Sustainable Development Goals: the challenges and opportunities of an ageing population
In today’s world states face many challenges cutting across their own borders and even continents that are affecting areas spanning from economy to ecology. This has prompted new ways of working together to be able to respond adequately to these new needs. Sustainable Development Goals (SDGs) are the result of such attempts to address cross border issues and they serve as a blueprint guiding towards a better and more sustainable future for all. Front-page topics such as climate change, poverty and gender inequality have been on the agenda for decades now, but demographic change is about to join.
An increase of the percentage of elderly in many countries has proven to be one of the overreaching trends impacting the very foundation of our societies. It is expected that one in six people in the world will be over 65 years of age by 2050, and the number of persons over 80 will triple. This is bound to demand changes in labour market, health care systems and more.
Inspired by the SDGs, the World Health Organization has dedicated the next decade to healthy ageing, which is in line with AAL’s aspirations to highlight opportunities for a happy and fulfilling life in old age. This agenda not only includes protection from vulnerabilities, fostering a sense of security, but also focuses on strengthening the autonomy and opportunities for retaining an active role in the society . It helps us to think beyond the assistive-only discourse and focus on the important aspect that older persons must be recognized as the active agents of societal development in order to achieve truly transformative, inclusive and sustainable development outcomes .
SDGs guide the international community and demonstrate the importance of the working on a multi-level scale and focusing on the sustainability of the policies and economic systems. This approach reminds us that everything is connected, and we need to diversify our actions to adjust to various population groups, as each of them experience the world differently. Therefore, AAL strives to create an ecosystem model involving not only researchers, but end-users and private actors as well as policy makers to create solutions, which will actually benefit the targeted users.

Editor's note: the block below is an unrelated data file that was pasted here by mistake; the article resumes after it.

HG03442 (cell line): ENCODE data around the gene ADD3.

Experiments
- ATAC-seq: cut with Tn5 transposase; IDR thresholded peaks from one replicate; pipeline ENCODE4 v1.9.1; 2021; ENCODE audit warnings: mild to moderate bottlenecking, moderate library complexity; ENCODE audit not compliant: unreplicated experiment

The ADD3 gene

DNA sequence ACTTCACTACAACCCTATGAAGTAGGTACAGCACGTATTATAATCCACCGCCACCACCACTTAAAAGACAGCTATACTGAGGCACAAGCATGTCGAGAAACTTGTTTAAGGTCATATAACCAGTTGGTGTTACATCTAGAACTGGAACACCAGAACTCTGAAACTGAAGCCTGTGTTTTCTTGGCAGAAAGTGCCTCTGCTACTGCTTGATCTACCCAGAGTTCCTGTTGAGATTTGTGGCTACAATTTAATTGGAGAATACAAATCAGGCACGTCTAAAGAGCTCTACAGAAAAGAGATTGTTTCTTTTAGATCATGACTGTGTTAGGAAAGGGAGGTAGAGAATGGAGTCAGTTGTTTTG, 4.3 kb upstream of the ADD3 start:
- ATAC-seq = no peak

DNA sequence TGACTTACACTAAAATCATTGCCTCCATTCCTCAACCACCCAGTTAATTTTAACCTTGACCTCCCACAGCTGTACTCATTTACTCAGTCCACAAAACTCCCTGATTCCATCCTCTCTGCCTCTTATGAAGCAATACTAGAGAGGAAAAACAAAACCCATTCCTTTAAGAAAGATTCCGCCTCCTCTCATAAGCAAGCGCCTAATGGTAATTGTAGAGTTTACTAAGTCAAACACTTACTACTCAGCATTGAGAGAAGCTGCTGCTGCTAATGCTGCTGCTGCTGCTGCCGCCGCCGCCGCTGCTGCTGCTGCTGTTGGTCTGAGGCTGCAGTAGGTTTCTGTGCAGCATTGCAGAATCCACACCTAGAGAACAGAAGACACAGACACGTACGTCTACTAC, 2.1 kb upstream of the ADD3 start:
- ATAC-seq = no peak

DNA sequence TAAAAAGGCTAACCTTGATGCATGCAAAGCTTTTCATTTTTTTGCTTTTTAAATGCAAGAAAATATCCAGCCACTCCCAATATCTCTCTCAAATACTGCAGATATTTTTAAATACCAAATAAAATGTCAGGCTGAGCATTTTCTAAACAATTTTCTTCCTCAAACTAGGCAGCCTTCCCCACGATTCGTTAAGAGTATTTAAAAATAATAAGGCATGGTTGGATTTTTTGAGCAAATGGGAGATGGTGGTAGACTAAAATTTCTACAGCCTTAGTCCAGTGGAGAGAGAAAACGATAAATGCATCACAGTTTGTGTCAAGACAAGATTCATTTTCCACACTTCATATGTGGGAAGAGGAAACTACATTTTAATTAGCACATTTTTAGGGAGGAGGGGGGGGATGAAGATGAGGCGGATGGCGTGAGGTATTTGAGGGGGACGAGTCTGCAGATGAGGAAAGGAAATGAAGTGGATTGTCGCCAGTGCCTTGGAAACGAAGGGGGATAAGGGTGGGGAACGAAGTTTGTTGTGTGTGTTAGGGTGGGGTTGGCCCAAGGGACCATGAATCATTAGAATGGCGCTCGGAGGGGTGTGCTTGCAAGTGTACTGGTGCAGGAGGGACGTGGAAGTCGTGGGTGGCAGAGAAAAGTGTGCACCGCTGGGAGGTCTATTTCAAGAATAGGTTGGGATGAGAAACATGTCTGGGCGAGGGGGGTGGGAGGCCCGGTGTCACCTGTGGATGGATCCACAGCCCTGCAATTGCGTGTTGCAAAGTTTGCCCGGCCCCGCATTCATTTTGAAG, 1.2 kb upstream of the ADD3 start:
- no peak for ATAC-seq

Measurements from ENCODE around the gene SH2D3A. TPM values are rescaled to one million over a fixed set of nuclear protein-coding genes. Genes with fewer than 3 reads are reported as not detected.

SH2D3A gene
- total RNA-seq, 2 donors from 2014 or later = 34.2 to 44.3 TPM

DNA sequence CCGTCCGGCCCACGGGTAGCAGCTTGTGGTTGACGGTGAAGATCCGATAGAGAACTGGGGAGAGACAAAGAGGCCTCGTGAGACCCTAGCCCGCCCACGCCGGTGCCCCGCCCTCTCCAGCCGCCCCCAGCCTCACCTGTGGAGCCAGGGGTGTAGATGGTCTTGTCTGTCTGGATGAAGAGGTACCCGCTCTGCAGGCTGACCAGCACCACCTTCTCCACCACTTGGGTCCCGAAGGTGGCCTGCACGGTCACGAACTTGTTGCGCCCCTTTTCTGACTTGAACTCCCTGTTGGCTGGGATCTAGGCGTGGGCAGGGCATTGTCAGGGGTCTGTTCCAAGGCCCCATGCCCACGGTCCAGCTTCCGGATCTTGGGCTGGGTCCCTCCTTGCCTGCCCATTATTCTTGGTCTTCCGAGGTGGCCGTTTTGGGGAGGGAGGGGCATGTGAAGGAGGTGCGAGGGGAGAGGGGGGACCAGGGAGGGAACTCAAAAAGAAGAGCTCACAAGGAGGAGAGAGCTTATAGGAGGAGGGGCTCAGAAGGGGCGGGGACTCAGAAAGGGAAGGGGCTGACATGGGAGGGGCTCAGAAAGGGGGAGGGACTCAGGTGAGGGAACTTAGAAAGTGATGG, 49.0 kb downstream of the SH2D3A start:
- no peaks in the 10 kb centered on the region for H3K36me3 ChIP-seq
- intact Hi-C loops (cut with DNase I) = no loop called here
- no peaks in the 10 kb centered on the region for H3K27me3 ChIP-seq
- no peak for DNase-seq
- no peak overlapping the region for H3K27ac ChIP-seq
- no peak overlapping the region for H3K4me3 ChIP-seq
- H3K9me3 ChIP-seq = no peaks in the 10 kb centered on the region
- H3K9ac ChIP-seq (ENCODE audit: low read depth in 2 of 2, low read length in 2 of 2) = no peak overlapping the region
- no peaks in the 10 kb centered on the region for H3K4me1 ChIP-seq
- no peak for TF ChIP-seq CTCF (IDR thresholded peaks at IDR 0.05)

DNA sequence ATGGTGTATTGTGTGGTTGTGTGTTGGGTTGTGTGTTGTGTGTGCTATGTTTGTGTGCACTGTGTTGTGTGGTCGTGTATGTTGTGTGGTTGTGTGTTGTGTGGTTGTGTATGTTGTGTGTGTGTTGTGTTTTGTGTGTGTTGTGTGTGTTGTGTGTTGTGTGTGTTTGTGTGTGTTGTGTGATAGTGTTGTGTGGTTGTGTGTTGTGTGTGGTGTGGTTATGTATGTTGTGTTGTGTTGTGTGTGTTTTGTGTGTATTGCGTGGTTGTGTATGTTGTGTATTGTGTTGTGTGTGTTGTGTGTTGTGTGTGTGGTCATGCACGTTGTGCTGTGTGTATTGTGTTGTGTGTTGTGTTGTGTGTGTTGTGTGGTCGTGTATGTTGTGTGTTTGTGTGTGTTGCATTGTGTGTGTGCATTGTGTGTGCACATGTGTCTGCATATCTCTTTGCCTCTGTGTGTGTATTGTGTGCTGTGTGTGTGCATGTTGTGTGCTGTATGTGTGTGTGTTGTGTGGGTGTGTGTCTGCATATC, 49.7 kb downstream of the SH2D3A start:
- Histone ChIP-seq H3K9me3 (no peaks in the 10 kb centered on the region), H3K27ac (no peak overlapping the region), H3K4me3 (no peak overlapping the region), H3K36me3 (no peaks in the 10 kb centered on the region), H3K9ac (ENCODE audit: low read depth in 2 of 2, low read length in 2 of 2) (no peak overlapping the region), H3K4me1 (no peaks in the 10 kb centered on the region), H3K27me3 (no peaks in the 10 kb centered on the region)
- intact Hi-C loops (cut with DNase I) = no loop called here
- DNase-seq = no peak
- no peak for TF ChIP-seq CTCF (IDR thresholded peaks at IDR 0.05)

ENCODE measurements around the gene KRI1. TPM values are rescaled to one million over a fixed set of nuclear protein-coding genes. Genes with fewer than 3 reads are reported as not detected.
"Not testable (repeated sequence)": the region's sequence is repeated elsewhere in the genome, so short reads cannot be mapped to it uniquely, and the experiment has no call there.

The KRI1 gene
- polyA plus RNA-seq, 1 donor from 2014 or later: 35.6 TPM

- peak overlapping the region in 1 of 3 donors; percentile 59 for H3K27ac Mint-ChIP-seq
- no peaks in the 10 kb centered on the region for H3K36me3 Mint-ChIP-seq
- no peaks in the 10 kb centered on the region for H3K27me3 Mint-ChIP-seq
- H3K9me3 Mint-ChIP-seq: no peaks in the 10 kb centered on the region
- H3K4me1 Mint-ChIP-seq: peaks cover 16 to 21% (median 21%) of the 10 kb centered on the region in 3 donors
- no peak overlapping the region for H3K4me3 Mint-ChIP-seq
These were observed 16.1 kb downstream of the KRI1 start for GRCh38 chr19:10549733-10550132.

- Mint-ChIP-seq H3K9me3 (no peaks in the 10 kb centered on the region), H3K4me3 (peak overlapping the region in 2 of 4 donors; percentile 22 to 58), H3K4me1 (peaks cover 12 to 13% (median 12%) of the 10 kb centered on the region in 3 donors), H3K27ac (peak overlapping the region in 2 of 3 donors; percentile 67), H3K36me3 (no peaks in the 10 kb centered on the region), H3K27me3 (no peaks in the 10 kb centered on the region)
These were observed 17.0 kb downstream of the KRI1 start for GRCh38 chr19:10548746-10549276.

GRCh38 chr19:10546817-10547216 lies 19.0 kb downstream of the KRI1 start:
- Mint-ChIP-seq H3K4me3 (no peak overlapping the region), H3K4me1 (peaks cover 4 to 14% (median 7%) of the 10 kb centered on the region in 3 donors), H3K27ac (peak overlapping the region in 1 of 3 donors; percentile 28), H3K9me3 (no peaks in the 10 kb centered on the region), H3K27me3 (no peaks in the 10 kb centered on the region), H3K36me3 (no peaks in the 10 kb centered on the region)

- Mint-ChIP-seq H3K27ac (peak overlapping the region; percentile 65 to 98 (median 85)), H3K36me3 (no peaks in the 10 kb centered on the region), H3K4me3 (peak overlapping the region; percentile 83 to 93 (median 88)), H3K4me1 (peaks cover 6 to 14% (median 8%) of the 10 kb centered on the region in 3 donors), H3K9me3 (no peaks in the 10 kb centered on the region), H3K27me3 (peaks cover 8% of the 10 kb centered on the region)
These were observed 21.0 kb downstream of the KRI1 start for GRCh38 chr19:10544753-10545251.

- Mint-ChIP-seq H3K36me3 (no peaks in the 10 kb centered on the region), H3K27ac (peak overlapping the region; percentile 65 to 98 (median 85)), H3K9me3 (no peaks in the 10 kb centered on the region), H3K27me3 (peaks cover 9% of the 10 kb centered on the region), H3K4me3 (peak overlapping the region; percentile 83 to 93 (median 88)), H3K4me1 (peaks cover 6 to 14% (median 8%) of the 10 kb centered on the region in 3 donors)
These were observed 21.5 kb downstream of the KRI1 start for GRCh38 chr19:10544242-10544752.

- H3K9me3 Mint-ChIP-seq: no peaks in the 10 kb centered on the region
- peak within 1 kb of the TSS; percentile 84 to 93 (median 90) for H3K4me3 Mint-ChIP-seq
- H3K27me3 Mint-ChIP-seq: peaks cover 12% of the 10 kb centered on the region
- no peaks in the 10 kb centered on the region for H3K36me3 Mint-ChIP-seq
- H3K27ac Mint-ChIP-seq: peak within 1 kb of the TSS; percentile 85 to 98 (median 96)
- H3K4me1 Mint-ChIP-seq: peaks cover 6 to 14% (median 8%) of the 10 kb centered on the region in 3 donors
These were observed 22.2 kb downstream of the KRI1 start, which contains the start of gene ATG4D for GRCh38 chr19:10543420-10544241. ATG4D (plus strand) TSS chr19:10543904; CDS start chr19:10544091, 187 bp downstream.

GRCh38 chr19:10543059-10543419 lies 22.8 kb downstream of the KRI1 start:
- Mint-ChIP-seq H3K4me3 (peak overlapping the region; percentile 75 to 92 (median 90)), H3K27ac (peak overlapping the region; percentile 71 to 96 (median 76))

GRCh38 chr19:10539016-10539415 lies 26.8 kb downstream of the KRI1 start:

Looking to the future
The European Union already has a history of shaping the international agenda, and it aims to stay at the forefront of global sustainable development too. The EU encourages mainstreaming SDGs across the member states, but it is not enough. Europe needs to amplify its efforts in addressing the challenges and opportunities posed by the demographic change.
AAL places a high priority on developing new and existing ecosystems that refine and expand the deployment of successful ICT-based solutions for older adults and their networks. Exploiting the knowledge that is generated through these ecosystems will be essential for the success of the programme. But we also need new structures and technologies that enable groups to move from their habitual thinking and practices to co-create new ways of working and living. Now, we need to focus on creating structures that bring together different stakeholders to address the challenges that our ageing demographic brings.
The European Commission is currently considering how to meet the challenges of our ageing population, and it is likely that a new partnership programme will emerge funding both research as well as helps stimulate innovation in digital markets such as those in health and social care, the Internet of Things and home care and assistance.
AAL has been working over the last year to develop a proposal for a new partnership involving all stakeholders involved in active and healthy ageing – and now we want your ideas through a new online consultation survey!